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An Introduction to Electricity Markets

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So many debates about our transforming electricity system surround the economics of electricity production. The solar advocates continually remind us that the price breakthrough for solar panels is just around the corner, while industry advocates insist the economy will suffer if we place any meaningful limits on carbon pollution. I find it’s often difficult to debate these positions constructively. Rather than enter the debate myself, with this post I’ll explain the fundamentals of electricity markets to illustrate how electricity is priced, and how adding or removing electricity resources might affect electricity prices and emissions.

Chile became the first country to introduce electric competition in 1987. Not long after, England, Wales, and other developed countries followed. In the United States, the Energy Policy Act of 1992 officially encouraged a transition to wholesale electricity competition.

Competitive electricity markets slice up traditional vertically integrated utilities, separating electricity generation owners from the entities responsible for electricity transmission, distribution, and retail sale. Instead of generating electricity to only cover the needs of their electricity customers, generation owners offer their power into a centralized market, where it is sold through an auction process. The unique operation of this electricity auction process is the source of my interest in electricity markets.

Each day, electric generation owners submit an “energy offer curve” to the local grid operator. An energy offer curve conveys a generator’s willingness to sell electric energy (in dollars per megawatt-hour) as a function of their level of electric generation (in megawatts). The shape of this curve reflects the individual plant’s fuel costs, efficiency, minimum electric output, maximum electric output, and other operating characteristics. For example, a nuclear power plant would offer its energy for a lower price than a coal power plant, because nuclear fuel is cheaper than coal.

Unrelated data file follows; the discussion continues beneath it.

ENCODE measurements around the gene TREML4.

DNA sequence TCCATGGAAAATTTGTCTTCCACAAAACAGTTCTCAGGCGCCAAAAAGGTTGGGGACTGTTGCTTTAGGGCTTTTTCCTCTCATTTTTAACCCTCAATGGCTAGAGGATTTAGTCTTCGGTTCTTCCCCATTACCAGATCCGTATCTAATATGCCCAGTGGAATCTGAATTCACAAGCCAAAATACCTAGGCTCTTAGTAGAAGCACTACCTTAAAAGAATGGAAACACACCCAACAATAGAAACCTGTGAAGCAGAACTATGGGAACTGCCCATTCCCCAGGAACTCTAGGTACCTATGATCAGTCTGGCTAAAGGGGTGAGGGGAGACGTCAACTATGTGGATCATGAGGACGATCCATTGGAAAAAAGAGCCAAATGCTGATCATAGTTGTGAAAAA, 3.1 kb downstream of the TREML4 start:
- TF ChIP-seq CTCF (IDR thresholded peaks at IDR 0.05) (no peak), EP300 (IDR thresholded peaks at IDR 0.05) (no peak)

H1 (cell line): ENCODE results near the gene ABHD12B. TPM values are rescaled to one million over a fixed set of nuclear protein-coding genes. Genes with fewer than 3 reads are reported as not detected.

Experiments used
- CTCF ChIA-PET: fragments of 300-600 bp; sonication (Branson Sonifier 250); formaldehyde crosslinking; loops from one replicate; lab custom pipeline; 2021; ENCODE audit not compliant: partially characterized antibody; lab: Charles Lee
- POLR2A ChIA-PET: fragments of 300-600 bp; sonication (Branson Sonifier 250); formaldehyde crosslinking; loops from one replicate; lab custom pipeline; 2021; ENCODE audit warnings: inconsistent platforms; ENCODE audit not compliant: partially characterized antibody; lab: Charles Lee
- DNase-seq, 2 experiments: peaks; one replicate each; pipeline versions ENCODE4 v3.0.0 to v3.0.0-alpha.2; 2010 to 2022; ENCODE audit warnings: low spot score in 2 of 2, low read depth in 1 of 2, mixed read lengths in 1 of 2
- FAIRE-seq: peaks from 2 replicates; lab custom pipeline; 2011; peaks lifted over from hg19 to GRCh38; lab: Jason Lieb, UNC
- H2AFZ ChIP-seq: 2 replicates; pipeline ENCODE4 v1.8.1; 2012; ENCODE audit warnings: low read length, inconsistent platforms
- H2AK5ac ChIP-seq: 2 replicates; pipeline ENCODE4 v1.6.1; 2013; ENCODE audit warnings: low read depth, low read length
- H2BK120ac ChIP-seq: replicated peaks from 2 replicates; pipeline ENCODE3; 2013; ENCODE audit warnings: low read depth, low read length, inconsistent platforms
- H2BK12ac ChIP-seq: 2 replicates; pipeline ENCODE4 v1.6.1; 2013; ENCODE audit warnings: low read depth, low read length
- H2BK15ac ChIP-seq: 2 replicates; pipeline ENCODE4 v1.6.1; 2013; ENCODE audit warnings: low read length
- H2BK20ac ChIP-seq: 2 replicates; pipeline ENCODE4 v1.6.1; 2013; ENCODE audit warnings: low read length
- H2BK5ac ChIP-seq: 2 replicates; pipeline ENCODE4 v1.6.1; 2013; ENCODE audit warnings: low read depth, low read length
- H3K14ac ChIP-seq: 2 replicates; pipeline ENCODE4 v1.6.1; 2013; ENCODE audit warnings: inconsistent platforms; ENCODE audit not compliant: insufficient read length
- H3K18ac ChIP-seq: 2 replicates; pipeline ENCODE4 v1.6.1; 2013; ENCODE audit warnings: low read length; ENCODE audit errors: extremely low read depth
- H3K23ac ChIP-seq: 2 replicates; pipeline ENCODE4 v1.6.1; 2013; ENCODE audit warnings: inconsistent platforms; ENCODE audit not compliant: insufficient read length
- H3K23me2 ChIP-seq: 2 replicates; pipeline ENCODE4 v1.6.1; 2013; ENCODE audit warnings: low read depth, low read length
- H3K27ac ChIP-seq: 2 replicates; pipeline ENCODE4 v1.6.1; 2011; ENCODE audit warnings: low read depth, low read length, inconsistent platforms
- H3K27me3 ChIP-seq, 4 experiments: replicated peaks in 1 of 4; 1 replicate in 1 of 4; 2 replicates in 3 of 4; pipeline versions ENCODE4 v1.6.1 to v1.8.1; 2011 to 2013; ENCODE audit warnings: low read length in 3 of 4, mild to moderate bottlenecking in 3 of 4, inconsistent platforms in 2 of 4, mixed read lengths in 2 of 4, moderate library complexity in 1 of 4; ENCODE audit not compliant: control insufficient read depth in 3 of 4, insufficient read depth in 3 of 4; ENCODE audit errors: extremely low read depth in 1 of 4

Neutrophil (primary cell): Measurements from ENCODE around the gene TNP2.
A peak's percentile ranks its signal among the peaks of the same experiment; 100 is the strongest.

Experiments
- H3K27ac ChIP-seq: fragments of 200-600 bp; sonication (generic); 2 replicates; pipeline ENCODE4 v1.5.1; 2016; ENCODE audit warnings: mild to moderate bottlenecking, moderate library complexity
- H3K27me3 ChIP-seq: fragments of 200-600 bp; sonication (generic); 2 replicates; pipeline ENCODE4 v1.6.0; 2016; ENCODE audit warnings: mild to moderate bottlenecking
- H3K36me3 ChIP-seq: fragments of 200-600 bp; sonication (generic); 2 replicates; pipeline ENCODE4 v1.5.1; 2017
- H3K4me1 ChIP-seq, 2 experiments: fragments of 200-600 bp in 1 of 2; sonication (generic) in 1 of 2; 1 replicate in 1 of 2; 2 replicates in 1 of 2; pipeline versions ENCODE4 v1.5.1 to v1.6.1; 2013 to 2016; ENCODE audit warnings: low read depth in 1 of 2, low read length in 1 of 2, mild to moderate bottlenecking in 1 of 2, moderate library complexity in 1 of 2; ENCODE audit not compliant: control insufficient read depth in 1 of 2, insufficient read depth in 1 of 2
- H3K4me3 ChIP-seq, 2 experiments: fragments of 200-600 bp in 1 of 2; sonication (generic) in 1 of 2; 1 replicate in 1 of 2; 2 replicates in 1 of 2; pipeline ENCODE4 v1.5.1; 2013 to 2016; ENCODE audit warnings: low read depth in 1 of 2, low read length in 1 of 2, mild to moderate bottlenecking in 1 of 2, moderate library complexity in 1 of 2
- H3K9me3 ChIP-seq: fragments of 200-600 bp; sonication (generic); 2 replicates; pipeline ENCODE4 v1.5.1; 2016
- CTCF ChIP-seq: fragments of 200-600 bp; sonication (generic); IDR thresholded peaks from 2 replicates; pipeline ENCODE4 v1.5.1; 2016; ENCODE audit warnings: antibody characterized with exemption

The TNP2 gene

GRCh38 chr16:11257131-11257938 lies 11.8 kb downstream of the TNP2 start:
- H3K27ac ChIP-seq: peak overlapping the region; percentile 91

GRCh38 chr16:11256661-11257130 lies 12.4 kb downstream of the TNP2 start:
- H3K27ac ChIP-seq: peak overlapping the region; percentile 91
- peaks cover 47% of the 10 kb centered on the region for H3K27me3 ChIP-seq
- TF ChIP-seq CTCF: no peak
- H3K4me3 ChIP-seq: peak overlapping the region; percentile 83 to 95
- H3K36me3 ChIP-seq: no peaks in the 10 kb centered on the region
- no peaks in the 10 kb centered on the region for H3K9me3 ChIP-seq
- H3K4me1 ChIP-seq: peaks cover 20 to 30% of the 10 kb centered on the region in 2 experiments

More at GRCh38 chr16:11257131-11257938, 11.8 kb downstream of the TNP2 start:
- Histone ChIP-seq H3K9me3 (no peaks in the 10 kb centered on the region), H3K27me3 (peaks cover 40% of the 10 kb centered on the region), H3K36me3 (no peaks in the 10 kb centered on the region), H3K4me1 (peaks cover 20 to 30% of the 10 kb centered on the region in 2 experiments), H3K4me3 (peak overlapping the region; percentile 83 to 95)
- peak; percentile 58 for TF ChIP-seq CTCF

Each day, the grid operator collects information from electric generators, and then uses an optimization algorithm to decide which generators should be online to minimize overall electricity costs while maintaining electric reliability. (Source: ERCOT)

After each generator has submitted an offer curve, the grid operator executes an “economic dispatch” algorithm to decide which generators should provide electricity during each hour of the next day. The algorithm combines all of the energy offer curves and solves a very large optimization problem to figure out which generators should be online, and what their power output should be to minimize the overall cost of electricity without overloading any of the grid’s transmission lines. Moreover, the algorithm considers contingencies. It schedules generation so that the system can withstand the abrupt failure of at least one transmission line, and it even schedules some generators to wait at the ready in case of an unexpected shortfall in electric supply. This economic dispatch process would not be possible without the breakthrough CPLEX algorithm, which by no coincidence was commercialized when the first electricity markets opened.

Because electric demand can vary significantly over the day, the real-time price of electricity is often volatile. This figure shows the real-time price of electricity experienced in ERCOT’s southern hub on July 19, 2011.

The result of the economic dispatch algorithm is an explicit time-varying “locational marginal price” (LMP) at each node of the power grid. Electric generators are credited for energy they sell at their local LMP, which reflects the cost of providing one additional unit of electric energy at a particular time and place. If a particular node of the grid lies in an area where transmission lines are often congested, it could experience a higher price than its neighbors. Furthermore, LMPs typically increase as the level of electric demand increases, because the most expensive generators only come online to meet peak electric demand.

By thinking about how a given energy technology or policy will affect the electricity market’s economic dispatch process, we can predict how it will affect electricity prices and emissions.

A tax on carbon emissions, for example, would increase the operating cost of coal more than it would the operating cost of natural gas. Thus, taxing carbon would provide an explicit price signal to the grid operator prompting them to prioritize natural gas generation over coal, thereby decreasing electricity emissions. This is one reason a carbon tax is touted as a method to mitigate climate change.

Regardless of the energy technology or policy considered, it’s important to understand how it fits into the wider electricity system. By modeling the grid operator’s economic dispatch process, its possible to predict how radical changes to the grid would affect electricity prices and emissions.

 

References:

The views expressed are those of the author and are not necessarily those of Scientific American.

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